Cybersecurity Experts to Congress: It’s Time for Guidance

On October 21, 2016, millions of internet users across the United States were prevented from accessing a number of popular websites, including Amazon, Netflix, Spotify and Twitter.  The reason?  A hacker had previously released the source code for Mirai malware on the dark web, a vast and anonymous network for illegal activity.  Mirai is designed to find and infect relatively unprotected devices that are connected to the internet.  In this “Internet of Things (IOT)” world, there are a lot of these: DVRs, baby monitors, security cameras, printers, and more.  With the help of another hacking group, Mirai found its way onto millions of these devices, and then waited.

At the programmed time, Mirai used the infected devices to begin a coordinated campaign called a Distributed Denial of Service (DDoS) attack.  Essentially, the devices all began communicating with a company called Dyn, flooding it with so much traffic that it could no longer maintain its service.  What made this such a problem is that Dyn is a domain name system (DNS) server.  It monitors and reroutes internet traffic, functioning almost like a switchboard for the internet.  When Dyn could not handle the massive surge in traffic, many websites became inaccessible.

During a House of Representatives hearing last week, internet security experts urged Congress to take some action to prevent future attacks.  Currently, there are no regulations or even informal standards offering guidance to device manufacturers on how to provide cybersecurity for their products.  Filling this vacuum is critical.  Many experts believe the recent attack may have been something of a trial run to test system vulnerabilities. Meanwhile, the number of internet-enabled devices currently stands at 6.4 billion, and is expected to reach approximately 20 billion in the next four years.  That means that hackers have a massive platform from which to launch more attacks.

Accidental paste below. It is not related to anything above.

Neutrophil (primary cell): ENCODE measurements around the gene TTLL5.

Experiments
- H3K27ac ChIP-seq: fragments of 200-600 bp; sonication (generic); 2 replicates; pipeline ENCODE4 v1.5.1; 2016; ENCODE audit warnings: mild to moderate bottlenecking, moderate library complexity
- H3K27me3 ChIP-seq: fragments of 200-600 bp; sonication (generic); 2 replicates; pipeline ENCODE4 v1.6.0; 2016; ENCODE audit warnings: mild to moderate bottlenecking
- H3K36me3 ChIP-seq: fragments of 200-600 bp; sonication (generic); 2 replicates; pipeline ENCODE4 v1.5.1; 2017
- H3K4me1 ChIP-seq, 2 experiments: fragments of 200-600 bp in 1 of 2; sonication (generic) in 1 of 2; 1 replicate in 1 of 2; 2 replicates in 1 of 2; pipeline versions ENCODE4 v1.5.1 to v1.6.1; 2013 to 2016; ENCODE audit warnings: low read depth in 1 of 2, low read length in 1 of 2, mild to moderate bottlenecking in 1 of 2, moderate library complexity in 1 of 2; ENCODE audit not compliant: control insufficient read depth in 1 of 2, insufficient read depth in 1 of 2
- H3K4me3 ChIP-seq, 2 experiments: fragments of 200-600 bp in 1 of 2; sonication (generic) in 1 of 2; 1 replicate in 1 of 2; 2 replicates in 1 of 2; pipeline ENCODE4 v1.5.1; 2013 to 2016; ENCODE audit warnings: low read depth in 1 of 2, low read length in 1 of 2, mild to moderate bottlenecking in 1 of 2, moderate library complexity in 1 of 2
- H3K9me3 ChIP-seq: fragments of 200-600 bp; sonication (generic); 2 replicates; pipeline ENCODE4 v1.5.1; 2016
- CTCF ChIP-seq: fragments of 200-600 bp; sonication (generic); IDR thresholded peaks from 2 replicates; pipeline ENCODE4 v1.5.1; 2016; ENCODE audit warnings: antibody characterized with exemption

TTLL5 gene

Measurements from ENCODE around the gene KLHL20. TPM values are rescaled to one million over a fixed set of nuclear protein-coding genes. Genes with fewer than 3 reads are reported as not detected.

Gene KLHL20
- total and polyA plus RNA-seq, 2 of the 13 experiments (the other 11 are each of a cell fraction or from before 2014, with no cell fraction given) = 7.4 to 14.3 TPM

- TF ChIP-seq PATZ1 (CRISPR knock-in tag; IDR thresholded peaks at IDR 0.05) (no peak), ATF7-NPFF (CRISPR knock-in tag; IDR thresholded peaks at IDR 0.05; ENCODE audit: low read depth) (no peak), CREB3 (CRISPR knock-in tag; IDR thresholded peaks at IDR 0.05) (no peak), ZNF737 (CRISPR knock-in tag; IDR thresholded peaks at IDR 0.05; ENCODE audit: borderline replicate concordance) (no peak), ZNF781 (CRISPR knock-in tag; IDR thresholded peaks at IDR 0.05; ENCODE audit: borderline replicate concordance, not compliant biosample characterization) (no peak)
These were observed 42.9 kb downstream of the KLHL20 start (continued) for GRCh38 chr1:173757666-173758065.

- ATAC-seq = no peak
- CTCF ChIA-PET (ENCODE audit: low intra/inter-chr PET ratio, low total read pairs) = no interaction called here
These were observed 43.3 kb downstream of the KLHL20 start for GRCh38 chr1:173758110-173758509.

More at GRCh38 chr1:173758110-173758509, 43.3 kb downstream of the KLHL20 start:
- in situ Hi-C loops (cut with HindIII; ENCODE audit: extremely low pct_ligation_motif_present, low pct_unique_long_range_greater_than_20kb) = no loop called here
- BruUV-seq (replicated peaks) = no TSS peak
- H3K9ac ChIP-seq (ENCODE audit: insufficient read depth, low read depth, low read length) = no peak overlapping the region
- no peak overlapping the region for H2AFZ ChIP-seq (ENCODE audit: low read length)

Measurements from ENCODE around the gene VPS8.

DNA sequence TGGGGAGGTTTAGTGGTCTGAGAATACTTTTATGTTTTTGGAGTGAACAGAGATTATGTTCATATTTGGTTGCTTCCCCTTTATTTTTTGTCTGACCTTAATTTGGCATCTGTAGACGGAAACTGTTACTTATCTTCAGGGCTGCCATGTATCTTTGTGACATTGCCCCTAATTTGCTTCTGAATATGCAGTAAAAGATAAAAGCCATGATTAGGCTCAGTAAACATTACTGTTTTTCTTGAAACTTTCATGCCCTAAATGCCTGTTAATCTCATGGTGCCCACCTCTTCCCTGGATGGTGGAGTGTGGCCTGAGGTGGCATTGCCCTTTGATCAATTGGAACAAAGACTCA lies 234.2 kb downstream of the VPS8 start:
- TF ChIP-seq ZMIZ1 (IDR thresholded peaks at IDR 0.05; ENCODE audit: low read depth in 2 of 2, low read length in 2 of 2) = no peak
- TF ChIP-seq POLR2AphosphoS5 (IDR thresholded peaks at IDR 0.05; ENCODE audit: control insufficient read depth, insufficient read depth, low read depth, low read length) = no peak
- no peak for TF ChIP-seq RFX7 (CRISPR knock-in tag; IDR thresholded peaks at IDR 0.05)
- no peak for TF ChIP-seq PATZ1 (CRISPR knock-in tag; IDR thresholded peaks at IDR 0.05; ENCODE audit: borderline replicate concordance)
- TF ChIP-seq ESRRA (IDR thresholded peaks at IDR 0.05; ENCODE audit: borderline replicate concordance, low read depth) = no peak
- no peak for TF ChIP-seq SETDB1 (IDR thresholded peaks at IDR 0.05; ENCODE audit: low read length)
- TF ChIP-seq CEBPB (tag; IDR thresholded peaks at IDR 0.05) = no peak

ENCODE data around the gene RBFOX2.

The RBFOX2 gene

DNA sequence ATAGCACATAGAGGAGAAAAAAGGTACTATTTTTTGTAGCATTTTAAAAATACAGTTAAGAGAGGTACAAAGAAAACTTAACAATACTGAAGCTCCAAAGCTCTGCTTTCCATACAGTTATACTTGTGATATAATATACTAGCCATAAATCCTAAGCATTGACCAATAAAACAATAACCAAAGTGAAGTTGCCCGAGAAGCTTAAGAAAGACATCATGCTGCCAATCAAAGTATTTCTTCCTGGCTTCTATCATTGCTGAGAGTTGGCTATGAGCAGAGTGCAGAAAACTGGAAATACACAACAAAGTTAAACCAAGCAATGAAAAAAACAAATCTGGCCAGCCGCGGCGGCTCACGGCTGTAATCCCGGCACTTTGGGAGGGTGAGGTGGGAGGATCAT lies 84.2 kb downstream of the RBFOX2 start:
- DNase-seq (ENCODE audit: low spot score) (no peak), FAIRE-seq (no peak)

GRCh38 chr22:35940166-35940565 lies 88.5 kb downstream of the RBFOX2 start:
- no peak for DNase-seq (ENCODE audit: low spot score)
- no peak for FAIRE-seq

For now, because of the barriers faced by plaintiffs, litigation is unlikely to play a large role in encouraging manufacturers to address device security.  In order to successfully bring a case, a plaintiff must show that they have suffered some harm that is “concrete and particularized.”  This can be very difficult to do.  For example, a customer whose personal data was stolen may not be able to recover damages until they can show that a third party has used the data in a way that harmed the customer.  In the instant case, Dyn and the affected web sites may be able to overcome this obstacle, only to be confronted with another: the economic loss rule.  This rule differs from state to state, but generally requires that, to recover for negligence, a plaintiff must be able to show physical damage to person or property.  While the October 21, 2016 attack caused widespread business interruption, it did not result in personal injuries or property damage.

Currently, neither the government nor the legal system have sent device manufacturers any signals about how to better keep their products from being used for cyberattacks.  Eventually, as the increasing ubiquity of IOT devices results in a growing list of personal and property casualties, the legal system will begin to define standards of negligence.  It would be irresponsible for Congress to do nothing and wait for industry standards to be set by this method.  Congress should act on the advice of experts and formulate reasonable IOT security guidelines as soon as possible.